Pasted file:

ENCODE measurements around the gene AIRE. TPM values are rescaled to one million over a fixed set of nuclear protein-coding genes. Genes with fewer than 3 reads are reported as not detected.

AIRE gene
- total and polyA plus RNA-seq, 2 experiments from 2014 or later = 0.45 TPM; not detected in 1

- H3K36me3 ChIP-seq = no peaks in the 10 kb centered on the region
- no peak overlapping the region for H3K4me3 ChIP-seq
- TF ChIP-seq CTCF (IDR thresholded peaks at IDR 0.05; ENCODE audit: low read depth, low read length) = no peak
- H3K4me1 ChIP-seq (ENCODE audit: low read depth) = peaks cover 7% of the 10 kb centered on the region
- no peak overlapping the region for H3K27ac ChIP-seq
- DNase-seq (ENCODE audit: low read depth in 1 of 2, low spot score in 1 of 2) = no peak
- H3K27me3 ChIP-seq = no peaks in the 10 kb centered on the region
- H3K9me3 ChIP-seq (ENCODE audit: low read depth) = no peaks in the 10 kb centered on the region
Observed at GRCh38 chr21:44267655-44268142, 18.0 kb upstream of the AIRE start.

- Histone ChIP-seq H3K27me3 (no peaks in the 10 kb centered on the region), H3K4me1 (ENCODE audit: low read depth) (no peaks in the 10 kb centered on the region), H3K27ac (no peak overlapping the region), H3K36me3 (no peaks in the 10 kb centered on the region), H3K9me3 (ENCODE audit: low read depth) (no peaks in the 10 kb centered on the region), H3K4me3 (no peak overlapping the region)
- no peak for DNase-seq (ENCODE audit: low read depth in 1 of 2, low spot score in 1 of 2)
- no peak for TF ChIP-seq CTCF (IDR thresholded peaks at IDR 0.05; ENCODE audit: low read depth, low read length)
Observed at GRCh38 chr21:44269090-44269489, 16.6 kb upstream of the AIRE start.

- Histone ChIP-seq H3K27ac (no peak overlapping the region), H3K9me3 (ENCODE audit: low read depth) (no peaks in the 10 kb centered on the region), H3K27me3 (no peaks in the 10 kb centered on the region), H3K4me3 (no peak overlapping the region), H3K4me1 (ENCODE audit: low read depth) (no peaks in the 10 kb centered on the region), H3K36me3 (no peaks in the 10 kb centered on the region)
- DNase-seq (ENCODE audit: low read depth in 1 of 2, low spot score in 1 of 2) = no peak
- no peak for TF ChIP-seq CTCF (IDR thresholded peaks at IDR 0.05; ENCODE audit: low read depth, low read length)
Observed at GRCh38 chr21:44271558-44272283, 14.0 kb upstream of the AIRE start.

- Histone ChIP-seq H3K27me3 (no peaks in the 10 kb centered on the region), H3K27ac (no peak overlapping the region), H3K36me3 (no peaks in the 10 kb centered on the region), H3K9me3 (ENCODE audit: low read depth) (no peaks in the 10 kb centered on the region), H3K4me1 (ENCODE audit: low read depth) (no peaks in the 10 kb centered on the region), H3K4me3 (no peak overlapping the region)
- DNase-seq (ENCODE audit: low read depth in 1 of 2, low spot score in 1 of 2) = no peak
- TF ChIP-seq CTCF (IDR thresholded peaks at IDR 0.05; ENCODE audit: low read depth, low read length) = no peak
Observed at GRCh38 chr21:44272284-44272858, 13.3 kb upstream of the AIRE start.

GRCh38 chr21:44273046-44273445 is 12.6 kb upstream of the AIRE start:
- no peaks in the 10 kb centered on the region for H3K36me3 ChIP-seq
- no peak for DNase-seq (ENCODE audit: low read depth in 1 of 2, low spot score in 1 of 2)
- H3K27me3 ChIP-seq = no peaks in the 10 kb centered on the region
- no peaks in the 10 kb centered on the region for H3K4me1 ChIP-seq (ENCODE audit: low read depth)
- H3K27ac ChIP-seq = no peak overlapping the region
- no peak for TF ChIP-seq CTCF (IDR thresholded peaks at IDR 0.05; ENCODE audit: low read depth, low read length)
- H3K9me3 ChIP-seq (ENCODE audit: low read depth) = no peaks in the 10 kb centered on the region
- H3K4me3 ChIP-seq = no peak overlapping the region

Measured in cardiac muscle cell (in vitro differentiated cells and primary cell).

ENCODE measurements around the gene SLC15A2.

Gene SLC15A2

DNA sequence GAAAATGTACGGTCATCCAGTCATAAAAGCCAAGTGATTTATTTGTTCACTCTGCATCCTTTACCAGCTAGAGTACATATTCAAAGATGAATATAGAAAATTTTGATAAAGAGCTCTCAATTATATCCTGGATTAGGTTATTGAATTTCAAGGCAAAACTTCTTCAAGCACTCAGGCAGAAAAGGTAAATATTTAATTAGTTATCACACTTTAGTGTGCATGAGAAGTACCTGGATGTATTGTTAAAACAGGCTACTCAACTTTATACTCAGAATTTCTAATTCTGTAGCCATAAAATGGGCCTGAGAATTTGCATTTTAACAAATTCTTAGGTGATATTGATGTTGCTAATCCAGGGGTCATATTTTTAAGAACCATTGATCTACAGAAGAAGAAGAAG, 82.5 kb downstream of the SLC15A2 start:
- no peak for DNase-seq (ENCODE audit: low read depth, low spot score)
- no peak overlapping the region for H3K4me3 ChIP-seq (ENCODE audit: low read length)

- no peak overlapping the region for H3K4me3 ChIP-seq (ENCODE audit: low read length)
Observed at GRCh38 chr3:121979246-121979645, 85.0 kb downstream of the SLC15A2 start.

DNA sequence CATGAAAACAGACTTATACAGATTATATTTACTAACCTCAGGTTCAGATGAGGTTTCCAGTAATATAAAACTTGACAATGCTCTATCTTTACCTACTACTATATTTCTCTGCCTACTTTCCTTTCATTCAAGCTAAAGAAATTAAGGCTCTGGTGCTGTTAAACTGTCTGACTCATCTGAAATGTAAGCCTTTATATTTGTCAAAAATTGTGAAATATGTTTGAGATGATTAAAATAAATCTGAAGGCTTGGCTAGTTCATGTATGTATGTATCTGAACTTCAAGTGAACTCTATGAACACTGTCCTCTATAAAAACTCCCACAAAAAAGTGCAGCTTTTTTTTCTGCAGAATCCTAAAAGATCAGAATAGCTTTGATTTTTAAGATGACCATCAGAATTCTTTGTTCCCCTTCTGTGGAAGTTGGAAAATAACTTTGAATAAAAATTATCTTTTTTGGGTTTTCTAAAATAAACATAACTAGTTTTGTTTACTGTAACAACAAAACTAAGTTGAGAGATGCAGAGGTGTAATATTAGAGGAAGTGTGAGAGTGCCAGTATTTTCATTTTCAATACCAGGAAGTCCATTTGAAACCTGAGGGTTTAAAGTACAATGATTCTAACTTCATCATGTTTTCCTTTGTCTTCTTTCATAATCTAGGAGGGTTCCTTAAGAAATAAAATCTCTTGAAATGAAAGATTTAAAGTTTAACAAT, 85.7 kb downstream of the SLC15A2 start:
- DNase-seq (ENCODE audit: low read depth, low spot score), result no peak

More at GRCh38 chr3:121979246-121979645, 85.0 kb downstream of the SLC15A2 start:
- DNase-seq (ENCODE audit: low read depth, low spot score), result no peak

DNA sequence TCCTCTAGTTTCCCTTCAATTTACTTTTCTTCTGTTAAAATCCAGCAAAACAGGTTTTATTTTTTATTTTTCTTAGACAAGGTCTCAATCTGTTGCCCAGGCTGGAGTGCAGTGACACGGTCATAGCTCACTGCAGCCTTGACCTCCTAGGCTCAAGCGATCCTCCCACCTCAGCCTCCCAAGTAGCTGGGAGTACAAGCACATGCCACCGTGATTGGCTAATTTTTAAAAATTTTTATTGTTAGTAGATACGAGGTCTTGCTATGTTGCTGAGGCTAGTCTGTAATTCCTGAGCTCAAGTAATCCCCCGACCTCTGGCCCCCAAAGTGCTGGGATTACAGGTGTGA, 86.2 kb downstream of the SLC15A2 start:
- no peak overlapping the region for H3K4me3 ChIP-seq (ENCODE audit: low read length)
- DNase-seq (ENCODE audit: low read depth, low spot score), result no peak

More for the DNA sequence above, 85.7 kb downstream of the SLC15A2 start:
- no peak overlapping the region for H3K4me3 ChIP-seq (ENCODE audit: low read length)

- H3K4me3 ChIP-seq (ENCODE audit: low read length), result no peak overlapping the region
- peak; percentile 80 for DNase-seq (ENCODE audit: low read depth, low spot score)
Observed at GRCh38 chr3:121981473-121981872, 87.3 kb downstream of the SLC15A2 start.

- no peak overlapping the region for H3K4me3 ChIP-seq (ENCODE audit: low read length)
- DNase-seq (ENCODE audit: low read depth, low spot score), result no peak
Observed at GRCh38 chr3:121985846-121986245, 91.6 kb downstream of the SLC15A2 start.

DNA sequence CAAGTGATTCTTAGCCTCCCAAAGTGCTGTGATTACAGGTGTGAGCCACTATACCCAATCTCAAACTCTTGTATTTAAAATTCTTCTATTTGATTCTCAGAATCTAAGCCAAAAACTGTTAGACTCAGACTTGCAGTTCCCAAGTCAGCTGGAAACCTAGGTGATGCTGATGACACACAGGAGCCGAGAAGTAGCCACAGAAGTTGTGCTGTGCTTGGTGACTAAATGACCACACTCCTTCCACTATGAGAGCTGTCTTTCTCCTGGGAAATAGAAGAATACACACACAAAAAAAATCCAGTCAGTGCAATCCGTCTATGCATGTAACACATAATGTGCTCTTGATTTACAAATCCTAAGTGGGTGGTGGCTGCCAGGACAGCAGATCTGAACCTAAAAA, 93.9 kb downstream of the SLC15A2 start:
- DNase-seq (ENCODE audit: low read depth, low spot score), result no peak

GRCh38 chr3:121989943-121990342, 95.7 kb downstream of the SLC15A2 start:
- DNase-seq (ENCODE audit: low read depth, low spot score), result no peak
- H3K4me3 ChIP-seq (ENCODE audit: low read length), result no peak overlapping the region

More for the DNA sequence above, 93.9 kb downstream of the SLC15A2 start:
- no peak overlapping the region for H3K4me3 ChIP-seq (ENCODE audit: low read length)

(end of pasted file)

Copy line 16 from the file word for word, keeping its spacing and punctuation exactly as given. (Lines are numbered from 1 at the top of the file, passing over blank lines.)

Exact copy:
Observed at GRCh38 chr21:44269090-44269489, 16.6 kb upstream of the AIRE start.